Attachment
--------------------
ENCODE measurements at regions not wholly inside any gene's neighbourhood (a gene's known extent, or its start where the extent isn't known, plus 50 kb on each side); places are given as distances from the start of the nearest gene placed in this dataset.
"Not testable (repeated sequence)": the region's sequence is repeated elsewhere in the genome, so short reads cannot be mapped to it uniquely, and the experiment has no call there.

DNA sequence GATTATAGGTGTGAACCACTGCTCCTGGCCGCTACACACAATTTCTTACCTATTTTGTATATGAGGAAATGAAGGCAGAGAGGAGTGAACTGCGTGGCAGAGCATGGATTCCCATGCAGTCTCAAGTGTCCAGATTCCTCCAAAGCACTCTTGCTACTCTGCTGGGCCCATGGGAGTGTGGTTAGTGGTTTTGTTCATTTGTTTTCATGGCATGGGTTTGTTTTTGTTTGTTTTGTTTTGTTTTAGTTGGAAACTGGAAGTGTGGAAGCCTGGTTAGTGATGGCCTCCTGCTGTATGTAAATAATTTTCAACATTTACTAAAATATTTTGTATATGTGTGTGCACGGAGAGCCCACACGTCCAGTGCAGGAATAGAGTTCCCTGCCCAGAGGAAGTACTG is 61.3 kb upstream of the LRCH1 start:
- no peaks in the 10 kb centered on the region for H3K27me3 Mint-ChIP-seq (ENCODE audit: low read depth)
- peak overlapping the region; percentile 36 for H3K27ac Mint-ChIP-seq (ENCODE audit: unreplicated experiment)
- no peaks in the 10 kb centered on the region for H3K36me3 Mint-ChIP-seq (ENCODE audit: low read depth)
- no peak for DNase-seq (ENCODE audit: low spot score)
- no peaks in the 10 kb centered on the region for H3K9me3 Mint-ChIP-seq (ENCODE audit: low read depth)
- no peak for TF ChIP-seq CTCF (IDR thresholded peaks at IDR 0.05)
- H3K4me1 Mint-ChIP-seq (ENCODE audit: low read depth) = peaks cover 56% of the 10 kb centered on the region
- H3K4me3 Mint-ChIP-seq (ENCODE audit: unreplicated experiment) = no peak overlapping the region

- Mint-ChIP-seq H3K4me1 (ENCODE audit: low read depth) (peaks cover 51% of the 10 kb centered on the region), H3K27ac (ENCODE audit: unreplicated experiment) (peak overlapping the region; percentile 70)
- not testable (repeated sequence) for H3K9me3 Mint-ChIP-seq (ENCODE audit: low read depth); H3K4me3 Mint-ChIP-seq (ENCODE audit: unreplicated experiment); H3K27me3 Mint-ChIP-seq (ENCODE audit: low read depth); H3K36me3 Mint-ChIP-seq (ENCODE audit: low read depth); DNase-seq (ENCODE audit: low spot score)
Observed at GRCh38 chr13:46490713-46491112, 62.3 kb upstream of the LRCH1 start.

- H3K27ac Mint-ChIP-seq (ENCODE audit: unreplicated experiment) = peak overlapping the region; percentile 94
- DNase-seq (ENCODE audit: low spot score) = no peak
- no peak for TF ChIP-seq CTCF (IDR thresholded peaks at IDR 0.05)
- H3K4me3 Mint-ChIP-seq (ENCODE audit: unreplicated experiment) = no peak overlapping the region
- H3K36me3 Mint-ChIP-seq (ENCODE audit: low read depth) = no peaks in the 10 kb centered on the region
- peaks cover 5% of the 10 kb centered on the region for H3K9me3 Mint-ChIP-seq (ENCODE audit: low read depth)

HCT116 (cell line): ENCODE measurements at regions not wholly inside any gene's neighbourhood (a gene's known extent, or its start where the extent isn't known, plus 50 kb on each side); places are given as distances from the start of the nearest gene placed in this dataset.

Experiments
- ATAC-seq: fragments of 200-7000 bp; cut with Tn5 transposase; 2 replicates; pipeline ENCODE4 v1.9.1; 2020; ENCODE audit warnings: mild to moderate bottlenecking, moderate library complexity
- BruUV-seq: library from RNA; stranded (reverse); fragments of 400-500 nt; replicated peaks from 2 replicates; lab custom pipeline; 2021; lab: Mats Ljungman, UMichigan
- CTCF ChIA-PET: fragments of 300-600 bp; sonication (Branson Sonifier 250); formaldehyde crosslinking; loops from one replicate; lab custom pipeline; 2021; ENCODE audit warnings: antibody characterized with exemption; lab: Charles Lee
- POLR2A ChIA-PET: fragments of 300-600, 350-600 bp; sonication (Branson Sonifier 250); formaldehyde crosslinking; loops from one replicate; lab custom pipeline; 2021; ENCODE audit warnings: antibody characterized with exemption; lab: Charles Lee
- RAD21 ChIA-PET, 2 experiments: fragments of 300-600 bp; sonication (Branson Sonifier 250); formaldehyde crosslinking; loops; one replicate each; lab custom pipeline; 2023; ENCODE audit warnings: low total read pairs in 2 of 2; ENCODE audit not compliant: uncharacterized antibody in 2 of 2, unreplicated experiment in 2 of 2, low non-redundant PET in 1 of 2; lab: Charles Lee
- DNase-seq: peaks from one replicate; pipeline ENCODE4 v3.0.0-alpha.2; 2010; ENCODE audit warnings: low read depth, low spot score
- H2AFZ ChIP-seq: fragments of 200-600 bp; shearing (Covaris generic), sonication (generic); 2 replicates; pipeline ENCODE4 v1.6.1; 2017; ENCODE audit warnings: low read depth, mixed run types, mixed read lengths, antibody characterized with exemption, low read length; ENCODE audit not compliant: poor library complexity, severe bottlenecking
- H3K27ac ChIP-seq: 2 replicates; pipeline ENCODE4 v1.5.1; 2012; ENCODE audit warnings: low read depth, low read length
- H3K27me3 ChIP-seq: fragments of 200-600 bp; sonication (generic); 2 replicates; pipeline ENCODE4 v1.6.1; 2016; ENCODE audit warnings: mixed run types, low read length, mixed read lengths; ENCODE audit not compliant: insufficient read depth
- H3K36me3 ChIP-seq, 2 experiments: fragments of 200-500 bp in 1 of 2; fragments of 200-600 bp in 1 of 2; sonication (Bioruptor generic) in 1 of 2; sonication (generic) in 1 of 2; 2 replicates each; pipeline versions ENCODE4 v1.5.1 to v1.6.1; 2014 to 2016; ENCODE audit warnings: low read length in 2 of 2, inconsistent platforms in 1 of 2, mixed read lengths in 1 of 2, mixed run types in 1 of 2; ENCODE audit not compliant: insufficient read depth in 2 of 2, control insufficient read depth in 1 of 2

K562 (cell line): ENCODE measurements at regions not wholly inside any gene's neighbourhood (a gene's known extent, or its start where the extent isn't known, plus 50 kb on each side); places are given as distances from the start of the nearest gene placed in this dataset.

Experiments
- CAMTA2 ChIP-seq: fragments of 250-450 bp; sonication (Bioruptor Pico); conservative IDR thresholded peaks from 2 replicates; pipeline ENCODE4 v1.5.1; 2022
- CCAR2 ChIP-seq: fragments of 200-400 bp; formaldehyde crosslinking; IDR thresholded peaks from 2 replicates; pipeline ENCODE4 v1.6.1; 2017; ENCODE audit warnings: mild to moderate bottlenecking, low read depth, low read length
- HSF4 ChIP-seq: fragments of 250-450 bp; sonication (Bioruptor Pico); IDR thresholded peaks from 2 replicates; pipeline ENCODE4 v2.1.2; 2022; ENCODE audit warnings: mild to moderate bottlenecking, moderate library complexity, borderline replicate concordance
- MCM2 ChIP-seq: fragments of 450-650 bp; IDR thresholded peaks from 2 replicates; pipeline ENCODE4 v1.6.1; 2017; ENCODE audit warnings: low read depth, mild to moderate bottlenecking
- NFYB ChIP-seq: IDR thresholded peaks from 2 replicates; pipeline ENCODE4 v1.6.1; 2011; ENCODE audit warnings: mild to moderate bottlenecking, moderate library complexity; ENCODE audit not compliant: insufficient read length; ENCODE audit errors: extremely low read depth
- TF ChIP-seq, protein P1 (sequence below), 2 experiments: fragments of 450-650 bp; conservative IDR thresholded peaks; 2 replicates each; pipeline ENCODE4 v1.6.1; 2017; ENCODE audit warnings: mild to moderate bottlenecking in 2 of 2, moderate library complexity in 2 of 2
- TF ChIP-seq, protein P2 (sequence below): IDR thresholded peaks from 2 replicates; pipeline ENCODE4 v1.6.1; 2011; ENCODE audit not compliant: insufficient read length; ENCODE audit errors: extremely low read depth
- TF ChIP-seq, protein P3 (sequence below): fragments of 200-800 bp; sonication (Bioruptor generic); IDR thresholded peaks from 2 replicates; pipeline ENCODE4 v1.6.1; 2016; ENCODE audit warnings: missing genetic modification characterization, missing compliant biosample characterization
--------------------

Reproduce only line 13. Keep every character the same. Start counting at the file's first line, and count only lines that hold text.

- not testable (repeated sequence) for H3K9me3 Mint-ChIP-seq (ENCODE audit: low read depth); H3K4me3 Mint-ChIP-seq (ENCODE audit: unreplicated experiment); H3K27me3 Mint-ChIP-seq (ENCODE audit: low read depth); H3K36me3 Mint-ChIP-seq (ENCODE audit: low read depth); DNase-seq (ENCODE audit: low spot score)